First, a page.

Justice and peace are not possible without the involvement and participation of women. To accomplish this vision the United Nations Security Council resolution (UNSCR) 1325 can be an important negotiation tool for religious women's on-going work for conflict resolution and peace-building around the world.
Such was a premise of a weeklong seminar entitled “Women's Pilgrimage of Justice and Peace” which took place from 9 to13 June as part of the continuing education programme of the Ecumenical Institute in Bossey, Switzerland.
The workshop seminar was an initiative of the Just Community of Women and Men, formerly known as Women in Church and Society, a programme of the World Council of Churches (WCC) in collaboration with the Ecumenical Institute in Bossey.
With acknowledgment that sexual and gender-based violence figures prominently in crimes against humanity, especially the use of rape as a weapon of war, the WCC programmes are exploring ways of empowering religious women to take their places in strengthening efforts at conflict resolution and peace-building.
“We are exploring the accessibility of some existing gender justice instruments, like UNSCR1325, so that church women can be empowered to use them for their own negotiations,” explained Dr Fulata Mbano-Moyo, organizer of the seminar and programme executive for the WCC’s Just Community of Women and Men.
UNSCR1325 is the landmark resolution, passed in 2000, which “reaffirms the important role of women in the prevention and resolution of conflicts, peace negotiations, peace-building, peacekeeping, humanitarian response and in post-conflict reconstruction and stresses the importance of their equal participation and full involvement in all efforts for the maintenance and promotion of peace and security.”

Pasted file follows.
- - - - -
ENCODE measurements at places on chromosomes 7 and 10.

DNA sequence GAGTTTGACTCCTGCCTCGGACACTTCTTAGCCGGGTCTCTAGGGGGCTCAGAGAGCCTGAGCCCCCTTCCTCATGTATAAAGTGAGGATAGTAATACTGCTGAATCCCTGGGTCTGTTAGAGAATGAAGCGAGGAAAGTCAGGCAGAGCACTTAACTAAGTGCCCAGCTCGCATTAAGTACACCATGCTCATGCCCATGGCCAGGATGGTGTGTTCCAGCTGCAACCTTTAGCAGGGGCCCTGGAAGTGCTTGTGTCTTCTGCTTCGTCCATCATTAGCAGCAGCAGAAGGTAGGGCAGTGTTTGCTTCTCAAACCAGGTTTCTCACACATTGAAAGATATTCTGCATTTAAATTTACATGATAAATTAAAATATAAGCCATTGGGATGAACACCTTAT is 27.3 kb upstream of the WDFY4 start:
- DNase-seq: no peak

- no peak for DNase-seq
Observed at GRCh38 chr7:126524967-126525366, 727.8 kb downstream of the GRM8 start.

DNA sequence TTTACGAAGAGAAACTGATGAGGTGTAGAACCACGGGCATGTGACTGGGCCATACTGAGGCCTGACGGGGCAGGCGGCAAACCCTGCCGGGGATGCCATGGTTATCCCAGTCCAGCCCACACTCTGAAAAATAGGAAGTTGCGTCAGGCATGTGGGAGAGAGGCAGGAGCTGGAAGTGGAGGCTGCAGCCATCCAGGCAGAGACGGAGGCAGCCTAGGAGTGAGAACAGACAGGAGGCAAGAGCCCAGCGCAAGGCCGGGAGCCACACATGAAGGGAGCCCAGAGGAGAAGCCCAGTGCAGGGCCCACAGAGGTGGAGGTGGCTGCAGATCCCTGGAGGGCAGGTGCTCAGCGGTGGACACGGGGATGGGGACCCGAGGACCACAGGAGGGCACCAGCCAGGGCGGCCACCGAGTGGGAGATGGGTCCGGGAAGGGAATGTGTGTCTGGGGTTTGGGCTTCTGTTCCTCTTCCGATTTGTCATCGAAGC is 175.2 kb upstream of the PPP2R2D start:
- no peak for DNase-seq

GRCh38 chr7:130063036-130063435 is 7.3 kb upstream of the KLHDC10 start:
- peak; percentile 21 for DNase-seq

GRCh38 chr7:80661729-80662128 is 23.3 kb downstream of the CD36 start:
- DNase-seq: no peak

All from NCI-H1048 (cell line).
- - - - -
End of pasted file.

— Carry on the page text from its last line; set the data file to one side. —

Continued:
The seminar facilitators included Dr Susan St. Ville from Joan B. Kroc Institute of the University of Notre Dame, United States, and Dr Zilka Siljak, Bosnian scholar and a visiting lecturer in Women’s Studies and Islamic Studies at Harvard Divinity School. They encouraged and enabled participants to draw from their own experiences of conflict resolution to compose possible plans of action for their own personal, local and regional activities.
The seminar brought together 25 women from diverse backgrounds. They shared narratives of their own experiences and those of others, who had survived sexual violence in conflict, post-conflict or even non-armed conflict situations. The participants came from Bosnia and Herzegovina, Canada, Palestine, Israel, Jordan, Nigeria, Democratic Republic of Congo, Sri Lanka, India, Australia, Korea, Cameroon, Sweden, the Netherlands, Germany, Scotland, Ireland and the United States.
Dr Marina Ngursangzeli Behera of the Ecumenical Institute in Bossey and Dr Maria Van Heemstra of the WCC were among the organizers of the seminar. The Lutheran World Federation and the United Methodist Women also supported the event with other ecumenical organizations and churches.
Religion is two-edged sword for women after trauma and violence (WCC news release of 13 June 2014)